Had a chinwag with Leila’s Mommy, and both of us were relieved and bemused to find that our daughters – born 15 hours apart – have seemingly turned from cooing, amiable angels to tantrum throwing, foot-stomping little horrors. In as short a time as a week.

Did not see this coming at all.

Arddun isn’t into foot-stomping – mostly because her legs are too busy clocking up 10,000 steps. But her other marvelous crimes of late include collapsing into a crying heap on the floor if her head so much as grazes the wind, or passive-aggressively doing The Jelly.

The Jelly, for the uninitiated, is the complete relaxation of all body parts as soon as either parent reaches down to carry her to A Place Other Than Where She’d Like To Go. This means that as soon as you try to scoop her up under the arms, she goes so soft and boneless that she practically slips through your hands. It’s almost elegant because there’s a half-twist in there somewhere.

This is an especially impressive move because the timing has to be perfect. A nanosecond later, and the parent would have found enough turgidity in her body to grasp and hoist. A nanosecond too early, and the parent would have anticipated it enough to change the angle of the scooping, so that the newly limp body would fall into waiting arms and all escape would be thwarted.

She is an Olympic champion at The Jelly. It has flummoxed both her parents the whole of this week – mostly because it’s her new thing we keep forgetting about. And the girl and I have had words (and a few firm taps on the thighs) about it. I’ve only just mastered an alternative grip to counter The Jelly. What I’d like to call the Reluctant Monkey, where you catch her by her hands and lift her off the ground, so she’s hanging there like a very put-out chimpanzee denied a free pass out of the zoo.

She hates it because it works and she can’t do anything about it. And that’s when she completely loses it.

That’s the other thing. In less than a fortnight, my usually stoic, nonplussed army-tank baby girl has turned into a complete sap. I’ve done the usual – not fussed when she’s bumped her head, kept my tone calm and my voice cheerful when I tell her nothing’s the matter, or pretend I didn’t see it. But now, it’s almost like the less fuss I make, the more Barbara Cartland her remonstrations. It’s like a Korean and Taiwanese drama right there on my living room floor, and I’m half expecting my neighbour to come around and check if I’m skinning a cat.

It is getting vexing, yes.

A chunk of it is boundary pushing, I’m sure of it. Especially now that she’s walking. Suddenly, she’s wearing Big Girl shoes and taking control of her destiny – or her destination, anyway. The Jelly is her way of retaining that control and newfound freedom, and I understand that too.

But the tantrum throwing… part of that is frustration. I see it in other scenarios – like how she can’t work a toy through the playpen grills, or how she wanted to get from the chair to the wall and missed, grazing her head on a nearby cushion instead. She’s wearing her Big Girl shoes… but she’s still mostly baby. And it’s frustrating for her. And I understand that too.

I’ve been trying to teach her sign language every since she started eating solids at 5+ months. She hasn’t always used it, but I’m fairly sure now that she understands at least one of the signs that means “all done” or “finished” – and sometimes, she signs it back to me. It’s funny how it’s so easy for her to give a flying kiss, wave good-bye and give strangers high-fives on cue, but it takes seemingly forever to teach signs that she understands enough to use on her own volition. And yet, I think it’ll be worth it. Especially now.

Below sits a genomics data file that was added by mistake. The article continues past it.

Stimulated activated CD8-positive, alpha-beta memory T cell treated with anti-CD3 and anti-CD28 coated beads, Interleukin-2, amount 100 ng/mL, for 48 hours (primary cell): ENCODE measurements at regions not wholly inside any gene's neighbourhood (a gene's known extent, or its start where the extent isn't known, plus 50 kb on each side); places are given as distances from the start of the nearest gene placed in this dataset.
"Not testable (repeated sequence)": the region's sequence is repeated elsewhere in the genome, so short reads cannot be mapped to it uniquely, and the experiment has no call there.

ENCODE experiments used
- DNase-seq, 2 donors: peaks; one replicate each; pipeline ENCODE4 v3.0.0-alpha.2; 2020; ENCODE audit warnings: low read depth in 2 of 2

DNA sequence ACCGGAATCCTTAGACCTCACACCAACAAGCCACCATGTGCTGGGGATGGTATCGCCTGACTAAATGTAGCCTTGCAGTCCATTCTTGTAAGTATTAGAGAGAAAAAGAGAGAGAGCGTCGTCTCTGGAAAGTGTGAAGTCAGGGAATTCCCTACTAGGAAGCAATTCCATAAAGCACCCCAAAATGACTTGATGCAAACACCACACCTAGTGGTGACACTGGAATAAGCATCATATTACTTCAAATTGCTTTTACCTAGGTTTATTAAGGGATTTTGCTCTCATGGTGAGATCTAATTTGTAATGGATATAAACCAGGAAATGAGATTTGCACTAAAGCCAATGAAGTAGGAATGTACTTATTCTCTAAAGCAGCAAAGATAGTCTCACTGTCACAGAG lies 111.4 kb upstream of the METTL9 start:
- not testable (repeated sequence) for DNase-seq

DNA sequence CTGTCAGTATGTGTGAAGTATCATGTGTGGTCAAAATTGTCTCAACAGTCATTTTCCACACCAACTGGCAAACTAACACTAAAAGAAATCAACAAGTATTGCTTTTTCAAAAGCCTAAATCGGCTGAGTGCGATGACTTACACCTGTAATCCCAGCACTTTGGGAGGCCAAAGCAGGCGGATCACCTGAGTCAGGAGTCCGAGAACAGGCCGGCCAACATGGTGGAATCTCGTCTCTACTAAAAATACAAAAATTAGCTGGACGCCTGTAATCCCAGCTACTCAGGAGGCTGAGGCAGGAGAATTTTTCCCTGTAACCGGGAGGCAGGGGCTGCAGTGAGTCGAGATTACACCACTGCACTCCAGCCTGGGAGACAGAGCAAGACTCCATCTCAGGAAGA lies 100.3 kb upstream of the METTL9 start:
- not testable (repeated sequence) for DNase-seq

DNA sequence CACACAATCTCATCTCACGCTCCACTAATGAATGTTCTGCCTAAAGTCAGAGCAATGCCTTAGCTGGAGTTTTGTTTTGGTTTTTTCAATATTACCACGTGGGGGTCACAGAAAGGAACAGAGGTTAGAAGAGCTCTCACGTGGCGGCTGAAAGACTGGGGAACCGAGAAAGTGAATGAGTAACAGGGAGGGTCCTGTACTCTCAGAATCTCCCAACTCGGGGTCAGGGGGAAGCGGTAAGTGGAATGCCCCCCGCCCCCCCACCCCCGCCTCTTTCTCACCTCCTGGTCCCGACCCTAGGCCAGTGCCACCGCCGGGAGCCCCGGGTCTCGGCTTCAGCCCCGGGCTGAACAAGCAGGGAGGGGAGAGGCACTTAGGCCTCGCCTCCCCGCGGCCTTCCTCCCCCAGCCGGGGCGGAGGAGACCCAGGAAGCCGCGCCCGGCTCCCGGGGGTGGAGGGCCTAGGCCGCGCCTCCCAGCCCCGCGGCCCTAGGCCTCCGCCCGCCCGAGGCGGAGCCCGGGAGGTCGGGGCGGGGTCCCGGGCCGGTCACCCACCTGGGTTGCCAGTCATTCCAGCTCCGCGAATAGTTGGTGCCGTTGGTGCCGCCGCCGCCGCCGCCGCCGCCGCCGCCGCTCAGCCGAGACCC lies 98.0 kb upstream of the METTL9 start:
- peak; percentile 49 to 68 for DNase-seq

So some of the signs I’m starting to teach her more consistently include

  • please
  • thank you
  • all done (broadening its use)
  • drink
  • hungry
  • help (as in, “Please help me.”)

It sounds impressive, but I haven’t seen a consistent use of any of those signs yet. Mostly because my biggest problem is teaching consistently. Still, the game plan is to teach her that the tantrums are a big no-no, and that there are more pleasant and efficient alternatives. Carrot and stick, in a manner of speaking.

(Yes. I hear you old-timers laughing in the background. But I am still brimming with youthful optimism, so sue me.)

Also read a useful article about toddler tantrums, if you’re interested.

Crack up

Caught this video on Mommy Shorts this evening, and just had to share the love.

I have to admit that I cried with silent laughter through most of the video because something akin to dread mingled with ironic mirth while whispering, this is my new life.

Because yes, Before Child, a video like this would have made me itch to smack the child, the parents, or both. Tantrums, I had decided in my BC days, were purely a reflection of pathetic parenting.

But now that I’m this much closer to growing a tanty tot of my own, there is – I’ll admit – some degree of foreboding.

And it’s not that I condone tantrums, or think that histrionics and disobedience are cute. But the pursuit of self-control ain’t exactly peaches, is it. Adults crack up all the time. And I am absolutely masterful at throwing tanties. I am an eyeball-roller. A scowler. A raise-my-voice-and-blame-someone-else-er. Take it up a notch, and I turn into door-slammer and use-hot-words-to-tear-off-flesh-from-back-er.

Not quite the embodiment of self-control, no.

The truth is that everyone reaches a tipping point, and toddlers are no exception. Arddun is all smiles, bouncy-bouncy-bouncy… and then she falls off some invisible cliff at about 6.00pm and suddenly, she’s inconsolable when she bumps into cotton wool. Arches her back, screams blue murder, all of it.

She’s tired, she’s grumpy, and she doesn’t have a vocabulary beyond “Boo” and “Daddeeee” to communicate her troubles effectively. I know it doesn’t give her license to turn into a banshee, and we’re still drawing the boundaries on what acceptable tired behaviour is and isn’t. But the road to attaining self-control is looooong… and until she reaches sainthood, I’m thinking there will be days ahead when putting away a dinner bowl at day’s end becomes my child’s metaphor for, “My eyelids are heavy and I just can’t take this day anymore. Please carry me to bed.”

Deep breath.